participative installation, group ephemer
Ahlen, Münster, Hoyerswerda, 2000, 2004, 2005
Your VALUE is in demand!
What is the VALUEshop?
The VALUEshop does not sell goods and still makes a profit.
The VALUEshop puts values into the room.
The VALUEshop asks: What are values anyway? Who determines which values are valid?
The VALUEshop deals with questions, ideas and stories.
The VALUEshop lives through and with its customers.
As long as it exists, the VALUEshop is open every day.
Customers lend to the VALUEshop personal items from their lives that they associate with a personal value and write a commentary on them. With their objects and comments, the initially empty shelves are filled. New customers can always look at what other customers have left behind and add their values. At the end of the project, the customers collect their personal items.
The VALUEshop in Ahlen (2000)
In the winter of 2000, the cultural centre 'Schuhfabrik' organized a project called 'Crisis' in the small town at the edge of the Ruhr region, which was characterized by unemployment since the closing of the coal mines. The project dealt with the future of work. The association for process-oriented art 'ephemer', which I had co-founded, developed the idea of the VALUEshop for this project. Our first VALUEshop existed for four days in a vacant store in the pedestrian zone of Ahlen and was open around the clock. We asked ourselves and the citizens of Ahlen questions about the value of work and the value of free time and asked them to bring and display objects that stand for 'work' or/and for 'free time' and to write comments about them. Other questions were: What distinguishes work from leisure, where for one is work, what for another is leisure? Does the concept of 'work' destroy human value? Why does society define itself by 'work'? In the store, we laid out texts from a wide variety of groups dealing with similar questions, including the Association for the Promotion of Idleness, the Happy Unemployed from Berlin, and the organizers of the International Day of Doing Nothing. In addition, we showed several performances and offered a leisure hour for politicians. Depending on the audience and the action, the store was transformed into a café, a stage, an exhibition space, a meditation room, and so on.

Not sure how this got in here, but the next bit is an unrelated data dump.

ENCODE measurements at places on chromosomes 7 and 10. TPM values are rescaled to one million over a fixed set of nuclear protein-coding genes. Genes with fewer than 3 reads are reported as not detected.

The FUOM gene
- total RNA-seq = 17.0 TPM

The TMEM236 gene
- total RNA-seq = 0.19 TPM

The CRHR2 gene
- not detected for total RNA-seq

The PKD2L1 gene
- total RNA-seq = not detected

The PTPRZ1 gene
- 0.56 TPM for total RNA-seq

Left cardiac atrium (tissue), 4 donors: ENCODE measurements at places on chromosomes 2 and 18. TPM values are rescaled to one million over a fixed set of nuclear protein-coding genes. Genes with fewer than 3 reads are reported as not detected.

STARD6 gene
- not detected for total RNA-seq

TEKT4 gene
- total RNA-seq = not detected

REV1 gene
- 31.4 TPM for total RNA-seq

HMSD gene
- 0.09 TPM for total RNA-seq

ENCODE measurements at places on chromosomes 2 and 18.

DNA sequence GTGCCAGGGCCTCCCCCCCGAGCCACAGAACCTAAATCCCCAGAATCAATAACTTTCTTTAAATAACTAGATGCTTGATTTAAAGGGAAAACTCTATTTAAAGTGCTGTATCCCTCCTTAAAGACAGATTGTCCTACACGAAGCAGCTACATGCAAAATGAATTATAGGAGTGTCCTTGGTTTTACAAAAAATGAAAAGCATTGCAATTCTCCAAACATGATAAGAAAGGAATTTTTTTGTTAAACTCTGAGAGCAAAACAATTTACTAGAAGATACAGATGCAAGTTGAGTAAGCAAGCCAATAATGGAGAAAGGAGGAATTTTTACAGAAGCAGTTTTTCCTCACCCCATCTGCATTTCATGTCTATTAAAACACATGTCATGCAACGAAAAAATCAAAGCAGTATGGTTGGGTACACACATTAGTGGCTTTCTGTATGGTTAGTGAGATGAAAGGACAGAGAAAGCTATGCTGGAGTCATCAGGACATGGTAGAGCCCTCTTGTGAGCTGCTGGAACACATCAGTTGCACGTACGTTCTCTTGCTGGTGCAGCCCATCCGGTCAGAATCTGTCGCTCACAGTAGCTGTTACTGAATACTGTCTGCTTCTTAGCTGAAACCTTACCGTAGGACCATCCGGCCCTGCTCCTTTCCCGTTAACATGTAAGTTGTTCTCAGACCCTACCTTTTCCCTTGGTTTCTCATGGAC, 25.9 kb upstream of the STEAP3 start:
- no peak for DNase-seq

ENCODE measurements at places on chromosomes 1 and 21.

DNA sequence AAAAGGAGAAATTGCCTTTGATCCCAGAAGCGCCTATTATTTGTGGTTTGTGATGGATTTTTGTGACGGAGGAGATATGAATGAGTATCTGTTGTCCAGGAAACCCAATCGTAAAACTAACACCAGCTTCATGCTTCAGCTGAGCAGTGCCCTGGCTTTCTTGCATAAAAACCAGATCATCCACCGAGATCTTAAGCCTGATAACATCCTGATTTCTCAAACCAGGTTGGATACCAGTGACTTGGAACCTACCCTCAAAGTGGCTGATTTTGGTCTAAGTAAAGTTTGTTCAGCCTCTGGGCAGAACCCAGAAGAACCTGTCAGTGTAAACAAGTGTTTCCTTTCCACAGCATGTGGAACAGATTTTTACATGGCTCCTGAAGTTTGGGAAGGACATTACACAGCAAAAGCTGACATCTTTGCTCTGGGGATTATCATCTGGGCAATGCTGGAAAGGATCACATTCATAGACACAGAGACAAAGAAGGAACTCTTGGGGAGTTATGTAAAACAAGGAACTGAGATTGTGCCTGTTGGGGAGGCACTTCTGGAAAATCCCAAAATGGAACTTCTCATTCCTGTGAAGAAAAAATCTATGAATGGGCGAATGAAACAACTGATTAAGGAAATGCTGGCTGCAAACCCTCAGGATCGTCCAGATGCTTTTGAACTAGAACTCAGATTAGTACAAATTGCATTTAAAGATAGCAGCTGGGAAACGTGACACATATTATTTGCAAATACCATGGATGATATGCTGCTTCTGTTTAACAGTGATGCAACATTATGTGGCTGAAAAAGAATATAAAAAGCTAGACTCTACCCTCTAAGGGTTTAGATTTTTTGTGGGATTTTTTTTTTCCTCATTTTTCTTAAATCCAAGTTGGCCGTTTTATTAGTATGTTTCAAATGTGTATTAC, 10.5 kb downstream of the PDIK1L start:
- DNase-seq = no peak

The VALUEshop in Münster (2004)
In Münster we opened the second VALUEshop in a new temporary art and communication space, the _labor. The organizer was the Linse, an association for communal film work. This time we took a more general approach. At the opening we showed a performance that explicitly dealt with the concept of values. Within the two weeks of the project, 800 visitors came, 100 objects with comments were lent to us. The store found an overwhelming echo in the neighborhood and in the city. Many 'permanent customers' visited us to discuss the topic, to tell 'valuable' stories from their own lives or to read again and again old and new comments on the objects on the shelves. New ideas were hatched and acquaintances made, everyone talked to everyone - which is an unusual phenomenon for Münster. "Such a place of openness, without consumption, that's what we need," was one customer comment. The concept became the subject of a Sunday sermon, and the pastor explicitly invited the congregation to visit us, which resulted in 30 new visitors that same day.
The VALUEshop in Hoyerswerda (2005)
In 2005, as part of the "KunstLandStrich" art campaign, there was a VALUEshop in Hoyerswerda, Ahlen's twin city. For us, after two experiences in West Germany, it was interesting to see how the discussions in Hoyerswerda proceeded and whether different value concepts in East and West could be determined on the basis of our project. In Hoyerswerda, too, the Valueshop found numerous customers and became a place of communication where people immediately started talking about the "really important things in life".